In preparation for a trip from their rural home to an even more obscure rural destination across the mountains in the Shenandoah Valley an hour away, Kevin and Linda program their GPS unit.
Drive 3.6 miles to Highway 29, the no-nonsense voice (Garmina, they call her) directs them. Fifteen miles later, they make an unprogrammed detour on Roberts Mountain Road.
Recalculating, Garmina says. Kevin and Linda laugh. “We probably should have alerted her,” they say.
Drive .6 miles, then turn right on Hickory Creek Road, says Garmina. They turn left on Thurman’s Hollow Road. “This will drive her crazy,” they say as they turn up a gravel driveway to drop something off at a friend’s house before heading to the valley.
Recalculating, says Garmina, rushing to catch up.
“You will recalculate three times before the cock crows!” they joke.
They picture her, middle-aged woman in a small office in a large warehouse far from Virginia— in Brooklyn, say— computer perched on a dented metal desk, maps spread out before her. Bad coffee sits cold in a Styrofoam cup rimmed with half-circles of lipstick. Ashes spill out of an overfull ashtray, cigarette smoke curls up toward the hazy afternoon light that filters through the broken venetian blind in the one dirty window.
Garmina was young once. She had ambitions. But that was many auditions and nearly as many rejections ago. Two divorces, one eviction and seven lousy jobs later, here she sits in this run-down slum of a warehouse, working for people in a far-off high-rise, doing more with less; her only goal to get Kevin and Linda from one happy location to another, while they have a ball, sing along to music on their car stereo, and sometimes even mock Garmina, as though she could not hear their every word. As if they were not totally dependent on her tracking their every move.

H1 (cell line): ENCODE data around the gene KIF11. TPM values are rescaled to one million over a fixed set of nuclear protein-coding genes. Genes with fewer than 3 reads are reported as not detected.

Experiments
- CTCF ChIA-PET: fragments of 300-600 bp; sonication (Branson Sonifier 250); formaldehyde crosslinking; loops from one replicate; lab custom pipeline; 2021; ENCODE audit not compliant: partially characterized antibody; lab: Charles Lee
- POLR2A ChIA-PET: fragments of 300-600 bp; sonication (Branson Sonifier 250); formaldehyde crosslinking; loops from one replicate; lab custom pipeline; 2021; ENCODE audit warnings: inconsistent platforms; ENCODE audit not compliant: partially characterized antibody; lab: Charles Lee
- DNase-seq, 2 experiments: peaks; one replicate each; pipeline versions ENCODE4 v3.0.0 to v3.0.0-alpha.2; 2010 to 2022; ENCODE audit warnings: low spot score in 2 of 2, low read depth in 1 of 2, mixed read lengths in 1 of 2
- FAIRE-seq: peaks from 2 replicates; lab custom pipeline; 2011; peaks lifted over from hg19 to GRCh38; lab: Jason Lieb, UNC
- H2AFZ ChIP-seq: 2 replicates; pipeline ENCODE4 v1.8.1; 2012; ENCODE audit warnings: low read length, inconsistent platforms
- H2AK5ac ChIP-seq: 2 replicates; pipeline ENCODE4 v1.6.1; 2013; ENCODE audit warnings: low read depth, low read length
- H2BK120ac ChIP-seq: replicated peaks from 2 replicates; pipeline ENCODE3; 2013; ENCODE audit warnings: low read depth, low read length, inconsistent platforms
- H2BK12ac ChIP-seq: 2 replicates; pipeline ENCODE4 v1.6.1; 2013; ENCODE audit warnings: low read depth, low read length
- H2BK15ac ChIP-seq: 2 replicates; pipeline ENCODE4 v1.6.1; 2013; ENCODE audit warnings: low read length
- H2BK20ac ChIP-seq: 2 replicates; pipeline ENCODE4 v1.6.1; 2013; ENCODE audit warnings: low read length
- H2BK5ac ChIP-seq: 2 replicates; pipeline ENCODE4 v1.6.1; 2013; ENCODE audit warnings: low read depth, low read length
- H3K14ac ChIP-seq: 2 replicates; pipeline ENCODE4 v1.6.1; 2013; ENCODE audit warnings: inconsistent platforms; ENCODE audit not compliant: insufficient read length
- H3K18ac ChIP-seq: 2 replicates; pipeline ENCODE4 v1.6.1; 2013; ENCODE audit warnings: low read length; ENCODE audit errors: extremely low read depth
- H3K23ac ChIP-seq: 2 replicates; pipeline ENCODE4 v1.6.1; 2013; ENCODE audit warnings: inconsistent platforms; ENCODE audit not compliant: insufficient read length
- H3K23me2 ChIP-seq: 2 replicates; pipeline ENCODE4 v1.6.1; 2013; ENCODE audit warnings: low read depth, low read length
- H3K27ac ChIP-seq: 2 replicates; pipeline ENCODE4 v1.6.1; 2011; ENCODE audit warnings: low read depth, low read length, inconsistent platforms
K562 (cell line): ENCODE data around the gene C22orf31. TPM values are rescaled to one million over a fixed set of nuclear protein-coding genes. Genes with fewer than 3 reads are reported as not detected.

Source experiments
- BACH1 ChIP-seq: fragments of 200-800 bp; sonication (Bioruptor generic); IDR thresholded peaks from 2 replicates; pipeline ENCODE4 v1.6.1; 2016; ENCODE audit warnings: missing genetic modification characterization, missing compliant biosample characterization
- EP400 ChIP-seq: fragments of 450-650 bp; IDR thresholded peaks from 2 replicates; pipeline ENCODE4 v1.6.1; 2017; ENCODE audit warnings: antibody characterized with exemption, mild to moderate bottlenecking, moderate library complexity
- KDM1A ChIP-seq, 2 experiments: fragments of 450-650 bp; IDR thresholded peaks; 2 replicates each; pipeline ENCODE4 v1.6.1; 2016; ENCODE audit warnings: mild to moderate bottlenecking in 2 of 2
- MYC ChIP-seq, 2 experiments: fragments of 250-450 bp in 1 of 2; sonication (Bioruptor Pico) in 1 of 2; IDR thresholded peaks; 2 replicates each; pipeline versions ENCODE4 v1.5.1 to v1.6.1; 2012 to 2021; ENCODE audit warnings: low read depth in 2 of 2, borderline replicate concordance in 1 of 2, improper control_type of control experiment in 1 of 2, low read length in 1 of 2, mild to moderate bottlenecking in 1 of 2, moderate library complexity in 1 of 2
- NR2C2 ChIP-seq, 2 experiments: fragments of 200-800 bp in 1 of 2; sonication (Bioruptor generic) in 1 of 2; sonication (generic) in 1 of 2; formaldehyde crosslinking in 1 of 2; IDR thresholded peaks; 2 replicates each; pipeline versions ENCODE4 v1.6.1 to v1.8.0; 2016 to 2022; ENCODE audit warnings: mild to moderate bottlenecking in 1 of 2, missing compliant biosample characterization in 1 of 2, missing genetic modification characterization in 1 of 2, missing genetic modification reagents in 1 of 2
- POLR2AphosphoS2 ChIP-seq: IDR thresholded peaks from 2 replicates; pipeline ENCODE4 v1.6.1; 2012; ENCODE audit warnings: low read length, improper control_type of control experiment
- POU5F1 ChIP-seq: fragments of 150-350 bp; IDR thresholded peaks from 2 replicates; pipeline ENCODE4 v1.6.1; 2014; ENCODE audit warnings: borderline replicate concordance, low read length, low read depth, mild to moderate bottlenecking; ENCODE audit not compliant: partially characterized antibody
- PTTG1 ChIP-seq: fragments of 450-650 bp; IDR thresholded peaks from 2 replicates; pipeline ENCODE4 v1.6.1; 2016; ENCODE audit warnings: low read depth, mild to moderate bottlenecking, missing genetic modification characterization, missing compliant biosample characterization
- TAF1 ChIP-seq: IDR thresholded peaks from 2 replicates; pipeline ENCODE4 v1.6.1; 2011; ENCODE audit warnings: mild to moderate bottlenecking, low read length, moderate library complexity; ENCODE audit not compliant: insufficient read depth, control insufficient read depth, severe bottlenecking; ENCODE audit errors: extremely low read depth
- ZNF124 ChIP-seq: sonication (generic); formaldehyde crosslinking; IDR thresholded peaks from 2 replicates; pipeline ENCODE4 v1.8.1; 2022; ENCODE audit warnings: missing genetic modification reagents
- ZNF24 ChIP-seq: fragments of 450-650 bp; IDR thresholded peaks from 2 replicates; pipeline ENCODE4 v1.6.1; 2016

They’re back in the car now. Continue to highlighted route, Garmina instructs, with the same measured tone that belies her frustration. And this time they do. Their detour complete, she watches as they resume the original route she so carefully mapped for them; monitors their progress as they climb Afton Mountain, merge onto I-81 North, then exit at Mt. Sidney and wind their way to their final destination.
It’s 5:30 in Brooklyn. Garmina slides onto her stool in the already crowded bar as the bartender sets ‘the usual’ in front of her. “You’re half an hour late,” he says wiping the varnished wood with his white cloth. Jesus H. Christ, Garmina says, leaning forward as he lights her cigarette. Some people shouldn’t be allowed to drive…